|Meet the Deedles||1998||Actor||Stew Deedle||19987|
|Extreme Adventures of Super Dave||1999||Actor||n/a||19997|
|The Anarchist Cookbook||2003||Actor||Double D||20037|
|Without A Trace||2008 2001 - 2008||Actor||Kevin||20087|
|Johnny Tsunami||Actor||Mr Edison||7|
|Timecop 2||2003 2002 - 2003||Actor||Anderson||20037|
|The Bubble Boy||2001||Actor||Mark's Friend||20017|
|Jingle All the Way||1996||Actor||Turbo Man Float Parade Worker||19967|
|Turks||1998 1997 - 1998||Actor||Chris||19987|
|Was narrator of the Fox Family Channel animated series "The 3 Friends & Jerry Show"|
|Acted in the teen horror-comedy "Idle Hands"|
|Was a member of the Los Angeles-based sketch comedy troupe The Groundlings|
|Was a pop culture commentator for Fox, with appearances on the network's "The Billboard Music Awards", "SPIN on Fox" and "Fox's Movie Premiere Parties"|
|Appeared in the direct-to-video comedy "The Extreme Adventures of Super Dave", playing the stuntman's young protege turned nemesis|
|Raised in Michigan|
|Made feature debut with an appearance in the family-aimed holiday release "Jingle All the Way" starring Arnold Schwarzenegger|
|Featured in the Disney Channel surfing-themed TV-movie "Johnny Tsunami"|
|Moved to Los Angeles|
|With other Groundlings members, formed the comedy group Caustic Casserole|
|Starred as the organized, quick-thinking promoter of an all-night underground rave in the charming independent feature "Groove"|
|Co-founded, co-wrote and acted in Michigan State University's award-winning sitcom "The Show"|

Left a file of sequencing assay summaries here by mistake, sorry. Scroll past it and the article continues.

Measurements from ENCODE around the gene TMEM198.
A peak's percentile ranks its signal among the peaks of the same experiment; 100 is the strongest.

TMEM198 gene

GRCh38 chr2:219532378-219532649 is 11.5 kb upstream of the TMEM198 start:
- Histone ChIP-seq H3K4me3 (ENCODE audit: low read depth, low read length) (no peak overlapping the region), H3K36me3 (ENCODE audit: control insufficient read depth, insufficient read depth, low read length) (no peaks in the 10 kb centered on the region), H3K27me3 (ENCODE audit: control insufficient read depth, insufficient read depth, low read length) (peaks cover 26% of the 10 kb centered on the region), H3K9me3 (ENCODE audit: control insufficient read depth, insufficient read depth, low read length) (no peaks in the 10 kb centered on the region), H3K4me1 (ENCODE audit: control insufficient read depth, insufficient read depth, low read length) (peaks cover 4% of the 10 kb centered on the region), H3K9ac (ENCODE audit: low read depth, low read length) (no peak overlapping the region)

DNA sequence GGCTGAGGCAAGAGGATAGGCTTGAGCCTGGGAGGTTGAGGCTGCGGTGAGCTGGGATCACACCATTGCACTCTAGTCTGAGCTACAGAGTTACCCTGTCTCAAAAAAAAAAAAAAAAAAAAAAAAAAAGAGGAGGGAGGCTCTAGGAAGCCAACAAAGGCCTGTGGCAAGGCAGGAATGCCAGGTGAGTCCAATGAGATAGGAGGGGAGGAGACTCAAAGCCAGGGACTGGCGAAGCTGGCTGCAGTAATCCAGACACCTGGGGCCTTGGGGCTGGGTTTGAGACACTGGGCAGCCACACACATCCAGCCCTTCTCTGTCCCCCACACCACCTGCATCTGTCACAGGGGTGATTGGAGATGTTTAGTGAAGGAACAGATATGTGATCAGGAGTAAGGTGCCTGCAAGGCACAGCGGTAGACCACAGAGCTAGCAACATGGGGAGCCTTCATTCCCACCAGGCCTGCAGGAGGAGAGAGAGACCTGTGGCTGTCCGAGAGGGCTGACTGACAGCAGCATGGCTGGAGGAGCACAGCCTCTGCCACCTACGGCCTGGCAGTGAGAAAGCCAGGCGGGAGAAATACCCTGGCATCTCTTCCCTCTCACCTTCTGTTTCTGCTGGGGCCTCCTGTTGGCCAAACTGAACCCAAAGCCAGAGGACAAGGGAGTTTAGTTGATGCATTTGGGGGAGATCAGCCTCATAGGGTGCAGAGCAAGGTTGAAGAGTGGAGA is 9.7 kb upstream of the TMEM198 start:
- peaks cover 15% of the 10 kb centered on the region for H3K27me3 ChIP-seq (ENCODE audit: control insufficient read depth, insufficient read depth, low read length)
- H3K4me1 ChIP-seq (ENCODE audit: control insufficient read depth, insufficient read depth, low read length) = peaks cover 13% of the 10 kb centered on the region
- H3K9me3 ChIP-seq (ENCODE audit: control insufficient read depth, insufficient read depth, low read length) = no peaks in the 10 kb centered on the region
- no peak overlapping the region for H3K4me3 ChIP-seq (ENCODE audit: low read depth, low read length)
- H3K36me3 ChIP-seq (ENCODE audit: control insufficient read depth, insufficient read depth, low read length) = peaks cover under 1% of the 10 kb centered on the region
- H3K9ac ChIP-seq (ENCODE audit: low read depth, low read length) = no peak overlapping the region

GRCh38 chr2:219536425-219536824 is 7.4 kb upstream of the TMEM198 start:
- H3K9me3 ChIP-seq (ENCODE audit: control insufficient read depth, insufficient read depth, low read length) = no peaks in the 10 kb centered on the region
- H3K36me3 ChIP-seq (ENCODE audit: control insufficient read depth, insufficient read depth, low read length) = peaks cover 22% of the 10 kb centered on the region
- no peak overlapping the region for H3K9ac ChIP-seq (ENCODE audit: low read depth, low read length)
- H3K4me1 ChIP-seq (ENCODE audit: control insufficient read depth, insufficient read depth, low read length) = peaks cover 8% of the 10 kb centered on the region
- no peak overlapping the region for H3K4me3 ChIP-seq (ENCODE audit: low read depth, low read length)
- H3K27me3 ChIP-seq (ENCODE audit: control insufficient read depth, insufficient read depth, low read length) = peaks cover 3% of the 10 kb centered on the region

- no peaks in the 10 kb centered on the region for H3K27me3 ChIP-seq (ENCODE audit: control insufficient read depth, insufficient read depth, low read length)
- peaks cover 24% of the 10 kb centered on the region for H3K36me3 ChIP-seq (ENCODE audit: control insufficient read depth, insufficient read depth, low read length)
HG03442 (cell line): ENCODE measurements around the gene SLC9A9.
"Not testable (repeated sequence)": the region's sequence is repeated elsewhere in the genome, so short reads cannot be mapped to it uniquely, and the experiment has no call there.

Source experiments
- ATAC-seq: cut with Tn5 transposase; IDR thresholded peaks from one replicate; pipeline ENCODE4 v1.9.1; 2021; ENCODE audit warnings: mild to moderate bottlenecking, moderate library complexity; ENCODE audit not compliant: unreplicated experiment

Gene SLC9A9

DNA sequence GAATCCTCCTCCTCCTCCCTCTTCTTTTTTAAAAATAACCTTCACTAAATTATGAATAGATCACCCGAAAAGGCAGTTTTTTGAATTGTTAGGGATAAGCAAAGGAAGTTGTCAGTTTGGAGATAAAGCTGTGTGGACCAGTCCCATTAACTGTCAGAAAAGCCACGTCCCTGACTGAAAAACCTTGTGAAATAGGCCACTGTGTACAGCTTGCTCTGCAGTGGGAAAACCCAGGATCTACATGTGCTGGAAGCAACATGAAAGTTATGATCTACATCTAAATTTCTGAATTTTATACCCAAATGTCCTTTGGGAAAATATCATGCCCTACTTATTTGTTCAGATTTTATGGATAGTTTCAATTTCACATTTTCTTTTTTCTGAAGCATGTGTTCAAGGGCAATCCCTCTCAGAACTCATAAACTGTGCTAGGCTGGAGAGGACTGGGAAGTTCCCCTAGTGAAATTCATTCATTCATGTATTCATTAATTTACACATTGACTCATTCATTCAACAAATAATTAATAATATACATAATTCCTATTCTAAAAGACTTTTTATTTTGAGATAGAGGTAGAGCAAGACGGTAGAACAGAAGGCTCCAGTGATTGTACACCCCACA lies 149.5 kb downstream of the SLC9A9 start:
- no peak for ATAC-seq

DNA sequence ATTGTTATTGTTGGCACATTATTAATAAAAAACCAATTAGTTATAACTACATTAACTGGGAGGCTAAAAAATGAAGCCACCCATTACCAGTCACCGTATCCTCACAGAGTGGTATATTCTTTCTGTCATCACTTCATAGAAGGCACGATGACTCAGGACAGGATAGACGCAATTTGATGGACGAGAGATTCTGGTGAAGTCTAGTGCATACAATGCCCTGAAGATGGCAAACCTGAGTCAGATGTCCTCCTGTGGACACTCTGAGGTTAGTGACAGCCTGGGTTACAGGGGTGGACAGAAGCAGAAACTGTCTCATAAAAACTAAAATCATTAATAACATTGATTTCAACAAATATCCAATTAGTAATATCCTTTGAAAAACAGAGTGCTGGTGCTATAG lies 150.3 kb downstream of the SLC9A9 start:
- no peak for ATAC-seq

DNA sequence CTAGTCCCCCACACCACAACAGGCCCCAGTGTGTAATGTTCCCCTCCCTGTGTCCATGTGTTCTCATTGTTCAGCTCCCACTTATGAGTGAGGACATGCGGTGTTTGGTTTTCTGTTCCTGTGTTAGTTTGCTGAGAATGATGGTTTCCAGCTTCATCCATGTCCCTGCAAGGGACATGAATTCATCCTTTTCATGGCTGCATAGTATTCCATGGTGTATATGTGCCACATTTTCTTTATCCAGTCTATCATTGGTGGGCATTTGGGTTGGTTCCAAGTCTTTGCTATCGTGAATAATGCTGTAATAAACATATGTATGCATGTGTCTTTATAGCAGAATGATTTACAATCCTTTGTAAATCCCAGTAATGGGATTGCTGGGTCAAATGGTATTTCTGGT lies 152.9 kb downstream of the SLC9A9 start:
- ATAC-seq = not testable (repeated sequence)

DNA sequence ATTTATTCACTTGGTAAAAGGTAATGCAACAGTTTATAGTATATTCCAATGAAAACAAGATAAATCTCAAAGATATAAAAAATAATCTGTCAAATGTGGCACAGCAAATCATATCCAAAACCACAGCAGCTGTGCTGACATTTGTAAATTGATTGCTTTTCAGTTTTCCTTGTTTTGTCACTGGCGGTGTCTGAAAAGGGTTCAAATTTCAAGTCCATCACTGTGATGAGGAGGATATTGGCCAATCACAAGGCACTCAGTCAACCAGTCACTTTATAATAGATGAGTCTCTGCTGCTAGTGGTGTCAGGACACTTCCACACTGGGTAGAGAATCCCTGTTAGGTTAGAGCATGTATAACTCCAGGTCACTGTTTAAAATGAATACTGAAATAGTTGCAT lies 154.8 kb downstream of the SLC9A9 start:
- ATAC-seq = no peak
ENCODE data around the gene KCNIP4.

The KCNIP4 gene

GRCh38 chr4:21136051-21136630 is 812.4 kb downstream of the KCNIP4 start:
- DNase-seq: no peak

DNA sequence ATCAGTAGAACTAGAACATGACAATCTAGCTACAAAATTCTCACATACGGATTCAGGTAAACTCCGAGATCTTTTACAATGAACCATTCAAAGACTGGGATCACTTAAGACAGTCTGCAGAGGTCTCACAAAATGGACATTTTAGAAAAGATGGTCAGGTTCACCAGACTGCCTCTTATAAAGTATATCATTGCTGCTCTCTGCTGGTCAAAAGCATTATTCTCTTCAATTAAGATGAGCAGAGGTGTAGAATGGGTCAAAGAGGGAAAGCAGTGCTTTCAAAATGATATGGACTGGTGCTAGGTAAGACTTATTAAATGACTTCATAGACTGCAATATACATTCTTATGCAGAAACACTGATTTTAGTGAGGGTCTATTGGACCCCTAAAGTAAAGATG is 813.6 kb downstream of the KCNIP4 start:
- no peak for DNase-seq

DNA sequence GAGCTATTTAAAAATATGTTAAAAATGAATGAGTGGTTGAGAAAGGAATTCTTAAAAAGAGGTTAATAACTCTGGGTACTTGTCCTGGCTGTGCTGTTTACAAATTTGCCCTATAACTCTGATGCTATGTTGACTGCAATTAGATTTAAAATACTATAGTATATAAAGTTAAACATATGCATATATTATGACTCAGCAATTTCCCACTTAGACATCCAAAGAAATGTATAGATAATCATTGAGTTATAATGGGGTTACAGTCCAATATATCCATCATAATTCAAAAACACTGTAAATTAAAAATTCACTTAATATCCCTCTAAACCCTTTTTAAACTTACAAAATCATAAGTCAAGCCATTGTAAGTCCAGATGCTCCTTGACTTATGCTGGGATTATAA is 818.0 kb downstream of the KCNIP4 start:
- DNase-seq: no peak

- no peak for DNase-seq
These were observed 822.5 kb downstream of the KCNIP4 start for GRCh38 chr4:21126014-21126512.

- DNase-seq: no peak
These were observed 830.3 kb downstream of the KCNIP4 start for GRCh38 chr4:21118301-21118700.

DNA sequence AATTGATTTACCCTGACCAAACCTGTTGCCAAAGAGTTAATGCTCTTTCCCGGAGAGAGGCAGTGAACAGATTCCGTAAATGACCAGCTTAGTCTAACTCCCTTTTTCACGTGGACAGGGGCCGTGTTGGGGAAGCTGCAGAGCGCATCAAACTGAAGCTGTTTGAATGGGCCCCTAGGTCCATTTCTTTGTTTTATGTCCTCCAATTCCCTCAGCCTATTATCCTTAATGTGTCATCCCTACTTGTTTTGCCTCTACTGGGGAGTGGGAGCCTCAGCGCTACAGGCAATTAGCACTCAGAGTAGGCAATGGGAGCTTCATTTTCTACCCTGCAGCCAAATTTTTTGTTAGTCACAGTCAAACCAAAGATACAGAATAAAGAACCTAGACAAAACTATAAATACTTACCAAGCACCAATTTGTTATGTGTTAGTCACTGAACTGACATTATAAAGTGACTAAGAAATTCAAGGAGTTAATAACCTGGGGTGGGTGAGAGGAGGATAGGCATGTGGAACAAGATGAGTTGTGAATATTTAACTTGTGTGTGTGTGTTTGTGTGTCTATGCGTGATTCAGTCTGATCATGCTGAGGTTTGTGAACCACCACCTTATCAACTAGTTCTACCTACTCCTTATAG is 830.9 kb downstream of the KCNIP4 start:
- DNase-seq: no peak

|Starred with Paul Walker as twins from Hawaii who end up mistaken for rangers in Yellowstone National Park in "Meet the Deedles"|
|Guest starred on an episode of the short-lived family police drama "Turks" (CBS)|
Having previously appeared in the 1996 holiday feature "Jingle All the Way" Van Wormer kept busy with work as narrator of the animated series "The 3 Friends & Jerry Show" (Fox Family Channel, 1998-99), and a guest role on the CBS law enforcement family drama series "Turks" (1999). He reteamed with director Boyum on the surfing-themed Disney Channel TV-movie "Johnny Tsunami" (also 1999) and next played the young protege-turned-evil nemesis of fictional stuntman Super Dave Osbourne in the 2000 direct-to-video comedy "The Extreme Adventures of Super Dave".
The 2000 Sundance Film Festival featured "Groove", which starred Van Wormer and was warmly received by attendees and subsequently purchased by Sony Pictures. Following the progress of an underground rave in the San Francisco Bay Area, "Groove" was an accurate and affectionate fictionalized portrayal of the scene, and won credibility points from ravers and raves from audiences. Van Wormer portrayed rave organizer Ernie, a committed and quick-thinking young man whose skills, proven through his setup of the party and handling of unforeseen problems, would rival those of million dollar concert promoters.
Van Wormer himself proved comparably enterprising, co-founding, co-writing and co-starring in the Michigan State University sitcom "The Show", entirely produced by MSU media students. He worked on the series from its 1988 debut to his graduation in 1991, but the Student Emmy-winning "The Show" continued on through the 1990s. Upon graduation, Van Wormer relocated to Los Angeles, where he joined The Groundlings' improvisational school and formed the sketch comedy group Caustic Casserole. In the mid-1990s, he got his professional start, with work on Fox. Segments of his pop culture commentary served as interstitials for televised events like "The Billboard Music Awards" and "Fox's Movie Premiere Parties". Additionally, he hosted the short-lived music-themed "SPIN on Fox".
|Emily Wormer||Sister||younger; attended Michigan State University|
|Grand Blanc High School|
|Michigan State University|
|Voted "Funniest Man on Campus" in the 1990 U.S. College Comedy Competition.|
|"My long term goal is to be a working actor. I want to get to the point where I'm not sitting around for six months between jobs." --Van Wormer quoted in The State News, a Michigan State University newspaper, March 27, 1998.|
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